These days designers are being bombarded with a ton of tools to help us with productivity. New apps and plug-ins for prototyping, iconography, photography, background patterns, content creation, templates, etc. are being thrown at us every day, so much so, that it’s sometimes hard to choose which one to go with. After weighing your options, sometimes you just have to close your eyes, click “download” and cross your fingers.
When it comes to deciding on a tool for actual design creation, however, we still only have two main options: Photoshop and Sketch. This small pool helps make the decision much easier.
Photoshop is the grandfather of UI design. It’s so old it wasn’t even created with user interface in mind; it was created with photography in mind (in 1988!). As the digital design industry evolved, designers needed a tool to get the job done, and Photoshop became that tool of choice, for better or worse, because it was the only tool on the market. And without any competition in the market, it has stayed fairly the same all these years, bloated with photography tools and not logically set up for UI. In Photoshop’s defense, it was never meant to be a tool for UI. It’s still great at editing photos.
Sketch is the cool new kid on the block. Within the past few years it has been gaining significant traction within the industry. In 2008, the guys at Bohemian coding looked at the UI-design pain points with Photoshop and decided enough was enough! It was time to thoughtfully develop a tool specific to UI design. So they set out to make a better product, and the industry has responded by overwhelmingly switching over to Sketch. If you build it, they will come…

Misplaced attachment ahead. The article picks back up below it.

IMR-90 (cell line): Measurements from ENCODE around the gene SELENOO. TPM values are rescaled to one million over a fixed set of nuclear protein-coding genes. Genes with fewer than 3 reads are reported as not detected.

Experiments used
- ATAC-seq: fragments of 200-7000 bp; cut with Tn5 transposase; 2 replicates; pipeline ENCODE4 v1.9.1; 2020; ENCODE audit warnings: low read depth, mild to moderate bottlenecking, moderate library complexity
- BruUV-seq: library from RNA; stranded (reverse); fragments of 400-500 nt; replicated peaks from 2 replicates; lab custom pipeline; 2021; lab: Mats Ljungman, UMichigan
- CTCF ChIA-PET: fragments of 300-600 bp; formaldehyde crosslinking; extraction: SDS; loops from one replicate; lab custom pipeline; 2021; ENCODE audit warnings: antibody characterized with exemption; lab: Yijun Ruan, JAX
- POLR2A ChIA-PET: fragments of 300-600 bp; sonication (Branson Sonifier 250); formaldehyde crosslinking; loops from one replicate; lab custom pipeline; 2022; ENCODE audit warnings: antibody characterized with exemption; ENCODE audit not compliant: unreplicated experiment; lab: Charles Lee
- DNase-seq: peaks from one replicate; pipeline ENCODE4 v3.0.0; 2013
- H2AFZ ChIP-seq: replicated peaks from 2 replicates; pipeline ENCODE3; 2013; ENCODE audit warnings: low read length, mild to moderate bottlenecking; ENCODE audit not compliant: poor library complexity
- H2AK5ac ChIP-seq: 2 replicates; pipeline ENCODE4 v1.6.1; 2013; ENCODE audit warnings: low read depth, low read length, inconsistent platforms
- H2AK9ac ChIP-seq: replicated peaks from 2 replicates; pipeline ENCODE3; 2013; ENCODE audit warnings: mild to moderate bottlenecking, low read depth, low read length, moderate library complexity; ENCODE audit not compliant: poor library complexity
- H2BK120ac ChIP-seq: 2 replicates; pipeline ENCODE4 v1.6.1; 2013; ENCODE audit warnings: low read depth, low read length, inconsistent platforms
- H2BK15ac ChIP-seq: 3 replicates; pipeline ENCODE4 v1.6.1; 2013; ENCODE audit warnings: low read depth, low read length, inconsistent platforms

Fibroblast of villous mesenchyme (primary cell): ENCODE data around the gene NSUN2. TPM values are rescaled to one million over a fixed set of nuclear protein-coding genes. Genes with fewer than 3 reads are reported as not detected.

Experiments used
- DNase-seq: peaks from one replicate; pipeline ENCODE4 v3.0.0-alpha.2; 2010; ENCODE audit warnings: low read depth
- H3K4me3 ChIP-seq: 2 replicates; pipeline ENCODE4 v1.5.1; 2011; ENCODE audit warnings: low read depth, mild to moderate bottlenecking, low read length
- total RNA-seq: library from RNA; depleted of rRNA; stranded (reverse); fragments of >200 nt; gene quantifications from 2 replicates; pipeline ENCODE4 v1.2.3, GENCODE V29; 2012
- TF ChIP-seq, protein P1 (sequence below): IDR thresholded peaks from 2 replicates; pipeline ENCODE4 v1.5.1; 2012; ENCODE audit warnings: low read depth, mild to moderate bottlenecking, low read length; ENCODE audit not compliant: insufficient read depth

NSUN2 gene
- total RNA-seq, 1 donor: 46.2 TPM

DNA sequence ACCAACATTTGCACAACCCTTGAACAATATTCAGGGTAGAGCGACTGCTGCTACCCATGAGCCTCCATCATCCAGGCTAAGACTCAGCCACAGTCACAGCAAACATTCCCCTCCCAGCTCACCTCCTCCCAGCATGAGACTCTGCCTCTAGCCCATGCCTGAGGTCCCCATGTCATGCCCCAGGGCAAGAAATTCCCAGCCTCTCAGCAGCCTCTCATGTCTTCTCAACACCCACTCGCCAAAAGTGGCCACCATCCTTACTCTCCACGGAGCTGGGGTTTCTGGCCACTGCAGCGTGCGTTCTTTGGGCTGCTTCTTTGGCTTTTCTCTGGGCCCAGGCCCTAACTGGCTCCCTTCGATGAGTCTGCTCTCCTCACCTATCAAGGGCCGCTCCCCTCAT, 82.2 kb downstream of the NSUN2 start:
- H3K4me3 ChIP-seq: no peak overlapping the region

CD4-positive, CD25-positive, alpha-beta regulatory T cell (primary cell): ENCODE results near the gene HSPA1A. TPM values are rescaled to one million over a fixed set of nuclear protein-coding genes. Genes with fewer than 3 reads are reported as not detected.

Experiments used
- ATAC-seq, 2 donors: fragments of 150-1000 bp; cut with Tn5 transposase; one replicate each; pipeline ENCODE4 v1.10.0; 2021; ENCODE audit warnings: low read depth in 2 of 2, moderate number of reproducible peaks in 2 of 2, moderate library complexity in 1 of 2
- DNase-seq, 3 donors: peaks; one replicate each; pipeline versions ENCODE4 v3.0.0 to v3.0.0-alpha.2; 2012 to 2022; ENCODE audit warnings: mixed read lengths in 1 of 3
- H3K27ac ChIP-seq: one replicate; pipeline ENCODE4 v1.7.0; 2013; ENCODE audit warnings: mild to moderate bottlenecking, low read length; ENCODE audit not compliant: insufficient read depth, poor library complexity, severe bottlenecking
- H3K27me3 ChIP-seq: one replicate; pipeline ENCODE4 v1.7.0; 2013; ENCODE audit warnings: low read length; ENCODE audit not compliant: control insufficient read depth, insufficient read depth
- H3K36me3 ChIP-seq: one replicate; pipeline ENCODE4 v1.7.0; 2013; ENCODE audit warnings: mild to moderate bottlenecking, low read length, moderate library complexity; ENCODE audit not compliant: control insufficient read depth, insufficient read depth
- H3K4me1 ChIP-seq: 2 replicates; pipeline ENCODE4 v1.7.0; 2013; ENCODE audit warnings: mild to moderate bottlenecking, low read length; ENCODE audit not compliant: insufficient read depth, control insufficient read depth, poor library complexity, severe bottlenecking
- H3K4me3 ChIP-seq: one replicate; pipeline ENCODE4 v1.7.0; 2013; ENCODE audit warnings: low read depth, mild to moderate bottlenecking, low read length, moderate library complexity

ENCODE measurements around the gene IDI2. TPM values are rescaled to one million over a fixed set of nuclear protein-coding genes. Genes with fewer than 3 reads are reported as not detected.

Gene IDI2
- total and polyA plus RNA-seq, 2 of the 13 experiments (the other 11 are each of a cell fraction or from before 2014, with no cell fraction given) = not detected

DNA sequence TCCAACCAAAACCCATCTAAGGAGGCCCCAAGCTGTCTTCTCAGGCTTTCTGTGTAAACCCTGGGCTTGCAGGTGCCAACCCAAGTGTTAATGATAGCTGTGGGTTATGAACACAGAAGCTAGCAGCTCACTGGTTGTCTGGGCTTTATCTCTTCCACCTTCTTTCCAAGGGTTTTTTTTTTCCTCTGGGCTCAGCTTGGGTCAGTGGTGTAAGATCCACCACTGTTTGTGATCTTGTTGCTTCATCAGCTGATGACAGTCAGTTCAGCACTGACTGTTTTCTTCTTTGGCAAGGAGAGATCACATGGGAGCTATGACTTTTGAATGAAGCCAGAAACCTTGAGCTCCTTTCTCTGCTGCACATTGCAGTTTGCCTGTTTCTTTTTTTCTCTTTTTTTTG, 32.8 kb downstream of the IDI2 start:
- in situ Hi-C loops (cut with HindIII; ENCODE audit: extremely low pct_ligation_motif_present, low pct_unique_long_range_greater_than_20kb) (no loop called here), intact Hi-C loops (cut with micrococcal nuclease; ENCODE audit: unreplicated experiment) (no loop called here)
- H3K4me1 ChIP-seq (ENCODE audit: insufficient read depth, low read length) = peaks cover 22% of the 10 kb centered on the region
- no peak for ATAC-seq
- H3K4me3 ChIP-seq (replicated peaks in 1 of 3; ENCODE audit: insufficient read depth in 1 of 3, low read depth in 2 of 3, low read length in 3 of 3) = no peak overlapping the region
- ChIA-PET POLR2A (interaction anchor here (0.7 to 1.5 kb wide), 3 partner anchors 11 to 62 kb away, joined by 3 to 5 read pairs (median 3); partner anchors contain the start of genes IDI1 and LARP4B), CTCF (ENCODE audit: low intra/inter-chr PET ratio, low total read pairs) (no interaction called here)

We started using Sketch at Matrix Group a few months ago, and it has considerably increased our design productivity. If if doesn’t do something we want it to, 9 times out of 10, someone else thought the same thing and developed a plug-in for it. It also integrates with other amazing apps as well, Zeplin being Matrix Group’s favorite. Zeplin is a designer/developer hand-off tool that has completely streamlined this process by importing designs and out-putting styling, CSS snippets, dimensions and assets – all right at the fingertips of the developers without them ever having to open a file, let alone a whole program.
Sketch still has a few downfalls compared to Photoshop, handling of typography being one, but for now we are totally on board with being a Sketch shop. That being said, I’m still 100% keeping Photoshop around for whenever I need to edit photos. And I’ll absolutely be checking out Project Comet when its released. Yay competition!
Have you used Sketch? Do you prefer it over Photoshop? Or are there other design tools that you like more than Photoshop and Sketch? We’d love to hear your thoughts!